Is the United States in urgent need of a national cultural policy? Is it likely to improve the quality of American cultural life if the Federal government establishes something like a ministry of culture in Washington to oversee the life of the arts in this country? Is access to the arts now to be made a government entitlement on the model of Social Security, Medicare, or—what may be a more plausible parallel—our failed Welfare programs? If so, who is to determine what qualifies as “art” under the jurisdiction of a national cultural policy? What, for that matter, will the now amorphous and much abused term “culture,” which once meant high culture but can now mean anything from museum exhibitions of motorcycles to the pornographic doggerel of rap music, actually signify for the bureaucracies that would be empowered to assess its value?
These are but a few of the alarming questions that have been raised by the announcement this summer of a new multi-million-dollar “initiative” to “optimize America’s cultural resources” by the Pew Charitable Trusts of Philadelphia. While the Pew announcement does not specifically identify the goal of this massive initiative as the establishment of a new Federal agency for the arts, its gruesomely bureaucratic approach to what is described as “a new era of cultural policy development to ensure that the cultural policy heritage and artistic resources of the United States are appropriately sustained and supported” is clearly a call for more centralized regulation of the arts and their institutions. This, in our view, is a very unwelcome prospect.
Moreover, with the Pew’s calling for “building an infrastructure for the development of more effective private and public policies affecting American arts and culture,” and its promise of “a new world of accountability” in the arts, not to mention its reference to “segments of the nation” that are “culturally underserved,” we are reminded of nothing so much as the political and statistical propaganda blitz that preceded the endorsed transformation of medical practice in this country into the bureaucratic nightmare it has become today. For in the arts, as in the practice of medicine, every increase in bureaucratization results in a significant loss of standards. What we are being persuaded to implement in the Pew’s proposals is something like a system of HMO’s for the nation’s cultural health. Which means, of course, more bureaucracy, more regulation, less choice, but also more emphasis on the arts as, in the words of the foundation’s own announcement, a “vital part of our society,” with some bureaucratic entity determining what is “appropriate” for the cultural health of the nation.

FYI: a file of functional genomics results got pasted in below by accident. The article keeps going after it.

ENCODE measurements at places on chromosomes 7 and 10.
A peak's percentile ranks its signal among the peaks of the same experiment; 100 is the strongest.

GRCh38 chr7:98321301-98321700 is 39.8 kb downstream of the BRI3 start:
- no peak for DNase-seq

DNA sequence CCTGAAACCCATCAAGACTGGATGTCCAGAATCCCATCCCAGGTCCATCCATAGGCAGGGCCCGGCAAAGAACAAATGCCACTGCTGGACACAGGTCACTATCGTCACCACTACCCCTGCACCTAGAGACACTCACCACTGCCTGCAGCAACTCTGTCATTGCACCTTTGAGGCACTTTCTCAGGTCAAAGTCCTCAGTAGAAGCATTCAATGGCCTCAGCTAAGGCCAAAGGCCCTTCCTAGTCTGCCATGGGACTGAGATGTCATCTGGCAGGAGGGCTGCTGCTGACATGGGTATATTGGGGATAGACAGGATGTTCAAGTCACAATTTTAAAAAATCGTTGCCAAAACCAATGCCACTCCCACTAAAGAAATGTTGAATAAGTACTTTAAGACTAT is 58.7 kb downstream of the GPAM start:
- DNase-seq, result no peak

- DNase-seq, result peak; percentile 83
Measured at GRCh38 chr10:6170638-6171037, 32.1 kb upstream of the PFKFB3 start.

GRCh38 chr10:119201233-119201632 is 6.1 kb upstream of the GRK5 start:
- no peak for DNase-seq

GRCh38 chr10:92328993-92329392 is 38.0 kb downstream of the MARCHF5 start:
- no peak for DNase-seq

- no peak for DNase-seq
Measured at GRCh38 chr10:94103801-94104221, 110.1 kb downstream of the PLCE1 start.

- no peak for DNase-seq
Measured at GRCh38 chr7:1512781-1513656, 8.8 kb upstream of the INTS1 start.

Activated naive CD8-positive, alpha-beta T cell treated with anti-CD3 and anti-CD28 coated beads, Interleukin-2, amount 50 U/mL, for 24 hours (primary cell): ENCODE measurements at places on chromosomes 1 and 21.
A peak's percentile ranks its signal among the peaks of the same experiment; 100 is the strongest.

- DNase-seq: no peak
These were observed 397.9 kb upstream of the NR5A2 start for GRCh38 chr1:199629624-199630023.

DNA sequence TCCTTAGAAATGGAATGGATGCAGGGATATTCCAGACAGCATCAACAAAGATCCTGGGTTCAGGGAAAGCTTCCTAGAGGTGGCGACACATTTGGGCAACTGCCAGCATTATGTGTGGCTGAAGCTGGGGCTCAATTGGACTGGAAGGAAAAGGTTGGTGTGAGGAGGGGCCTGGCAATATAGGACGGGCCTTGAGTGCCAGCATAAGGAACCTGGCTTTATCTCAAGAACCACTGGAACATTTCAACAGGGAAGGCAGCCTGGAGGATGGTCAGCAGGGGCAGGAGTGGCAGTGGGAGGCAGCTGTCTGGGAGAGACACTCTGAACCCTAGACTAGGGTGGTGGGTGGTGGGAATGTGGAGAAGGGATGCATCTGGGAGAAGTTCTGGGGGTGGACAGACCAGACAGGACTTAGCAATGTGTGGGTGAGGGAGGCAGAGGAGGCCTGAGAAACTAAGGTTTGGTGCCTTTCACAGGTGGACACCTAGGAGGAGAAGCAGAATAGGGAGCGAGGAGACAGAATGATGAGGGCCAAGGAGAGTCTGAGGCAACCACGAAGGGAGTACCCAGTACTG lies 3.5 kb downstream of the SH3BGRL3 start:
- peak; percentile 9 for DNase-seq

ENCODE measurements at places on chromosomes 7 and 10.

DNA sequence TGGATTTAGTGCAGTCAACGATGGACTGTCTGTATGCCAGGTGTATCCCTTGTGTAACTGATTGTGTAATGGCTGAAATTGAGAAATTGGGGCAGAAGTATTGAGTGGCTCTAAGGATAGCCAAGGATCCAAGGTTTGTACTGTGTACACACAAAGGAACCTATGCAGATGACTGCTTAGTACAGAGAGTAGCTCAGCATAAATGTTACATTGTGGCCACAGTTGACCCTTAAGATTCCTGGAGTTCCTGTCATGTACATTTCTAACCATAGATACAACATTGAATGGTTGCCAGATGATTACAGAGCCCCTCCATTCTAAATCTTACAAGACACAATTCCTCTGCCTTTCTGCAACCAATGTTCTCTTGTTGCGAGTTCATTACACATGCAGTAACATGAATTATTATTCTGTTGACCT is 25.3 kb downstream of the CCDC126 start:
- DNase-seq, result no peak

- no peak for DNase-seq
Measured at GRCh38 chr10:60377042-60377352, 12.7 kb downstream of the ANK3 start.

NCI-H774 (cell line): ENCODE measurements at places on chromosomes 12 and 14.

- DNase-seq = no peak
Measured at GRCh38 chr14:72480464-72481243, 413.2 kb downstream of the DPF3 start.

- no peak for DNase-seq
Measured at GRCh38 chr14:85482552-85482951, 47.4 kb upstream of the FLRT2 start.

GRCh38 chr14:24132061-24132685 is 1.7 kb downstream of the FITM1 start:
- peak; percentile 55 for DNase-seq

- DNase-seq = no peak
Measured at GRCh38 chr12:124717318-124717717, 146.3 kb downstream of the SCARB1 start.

Then, too, there is the problem of the role assigned to the media in the Pew’s vision of the future of the arts in America. In an interview with The New York Times this summer, Marian A. Godfrey, director of the culture program for the Pew Charitable Trusts, was eager to acknowledge that “A big part of our effort will be the media part.” This, too, is bad news. For while there are few things about the life of the arts in this country that can be regarded as absolutely certain, one of them surely is that the increasing role of the media—especially television—in reporting, “reviewing,” and otherwise publicizing the arts has itself become more of an obstacle than a contribution to a serious public understanding of the arts. For the interests of the media and the interests of the arts are seldom the same. What the media are primarily interested in are celebrity, novelty, and controversy—in a word: news—while the arts, at their highest levels anyway, are governed by longer-term considerations that do not lend themselves to capsule media coverage. Often the only extended media coverage a serious artist receives today is to be found on the obituary page of a few newspapers. Even the Sunday art page of The New York Times has pretty much abandoned its coverage of the New York exhibition scene in favor of more topical or political art-related subjects.
Politics is, of course, another thing that has had a detrimental impact on the mainstream media’s coverage of the arts, for the left-liberal bias of the media is reflected in the mindset of its arts reportage and reviewing, where house rules on political correctness shape judgment and opinion, and multiculturalist ideology often determines the very performances and publications that are given featured attention. The arts coverage on National Public Radio and PBS is the most notorious offender in this regard, but our few remaining quality newspapers are often just as bad. There is, in any case, an obvious bias in favor of popular culture in the mainstream media that makes it difficult for the fine arts to receive the attention they deserve.
It speaks volumes about the mindset of the Pew’s own program for the arts that its announcement links “media and advocacy” as virtually identical enterprises, and you can be sure that recipients of the funds that the Pew Charitable Trusts will henceforth be lavishing upon the media will be obliged to meet some pretty strict standards of “advocacy”—advocacy, that is, for the bureaucratic behemoth that the Pew’s multi-million-dollar “initiative” is designed to bring into existence.
This article originally appeared in The New Criterion, Volume 18 Number 1, on page 1
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